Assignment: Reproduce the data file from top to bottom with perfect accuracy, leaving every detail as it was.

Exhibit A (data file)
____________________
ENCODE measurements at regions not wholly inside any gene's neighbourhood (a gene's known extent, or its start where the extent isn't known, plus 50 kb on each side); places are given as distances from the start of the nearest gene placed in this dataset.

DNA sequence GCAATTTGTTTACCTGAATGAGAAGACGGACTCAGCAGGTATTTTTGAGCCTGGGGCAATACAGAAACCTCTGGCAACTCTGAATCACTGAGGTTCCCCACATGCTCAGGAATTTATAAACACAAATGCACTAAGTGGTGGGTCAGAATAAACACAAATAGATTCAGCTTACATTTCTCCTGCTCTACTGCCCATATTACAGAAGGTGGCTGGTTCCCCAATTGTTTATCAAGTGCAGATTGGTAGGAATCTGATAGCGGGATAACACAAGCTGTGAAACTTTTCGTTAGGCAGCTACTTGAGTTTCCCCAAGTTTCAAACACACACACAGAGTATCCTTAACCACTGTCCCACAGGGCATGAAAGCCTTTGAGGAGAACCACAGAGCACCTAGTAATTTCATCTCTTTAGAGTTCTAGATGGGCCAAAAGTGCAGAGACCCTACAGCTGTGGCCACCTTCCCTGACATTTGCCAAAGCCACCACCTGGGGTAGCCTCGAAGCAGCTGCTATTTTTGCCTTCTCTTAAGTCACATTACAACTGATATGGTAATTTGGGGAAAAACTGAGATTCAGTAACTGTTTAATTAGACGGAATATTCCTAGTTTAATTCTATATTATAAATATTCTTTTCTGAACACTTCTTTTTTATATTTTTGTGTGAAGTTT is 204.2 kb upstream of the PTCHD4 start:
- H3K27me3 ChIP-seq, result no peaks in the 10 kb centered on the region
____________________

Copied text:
ENCODE measurements at regions not wholly inside any gene's neighbourhood (a gene's known extent, or its start where the extent isn't known, plus 50 kb on each side); places are given as distances from the start of the nearest gene placed in this dataset.

DNA sequence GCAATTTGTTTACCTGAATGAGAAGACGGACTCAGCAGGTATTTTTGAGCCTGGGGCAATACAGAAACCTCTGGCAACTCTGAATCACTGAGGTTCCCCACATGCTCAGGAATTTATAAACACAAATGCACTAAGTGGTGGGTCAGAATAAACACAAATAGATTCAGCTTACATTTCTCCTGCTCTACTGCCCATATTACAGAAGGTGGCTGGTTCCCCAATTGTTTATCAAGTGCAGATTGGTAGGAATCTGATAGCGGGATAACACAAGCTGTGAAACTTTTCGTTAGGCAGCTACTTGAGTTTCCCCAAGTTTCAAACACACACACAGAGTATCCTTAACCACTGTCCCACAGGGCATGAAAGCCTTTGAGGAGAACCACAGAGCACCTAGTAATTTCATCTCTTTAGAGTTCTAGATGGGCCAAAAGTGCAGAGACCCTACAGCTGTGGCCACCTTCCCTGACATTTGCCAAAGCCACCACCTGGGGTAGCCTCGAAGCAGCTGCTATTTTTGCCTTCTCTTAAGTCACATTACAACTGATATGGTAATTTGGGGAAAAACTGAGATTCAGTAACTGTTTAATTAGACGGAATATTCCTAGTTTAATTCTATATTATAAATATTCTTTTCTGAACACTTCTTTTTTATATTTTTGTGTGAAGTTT is 204.2 kb upstream of the PTCHD4 start:
- H3K27me3 ChIP-seq, result no peaks in the 10 kb centered on the region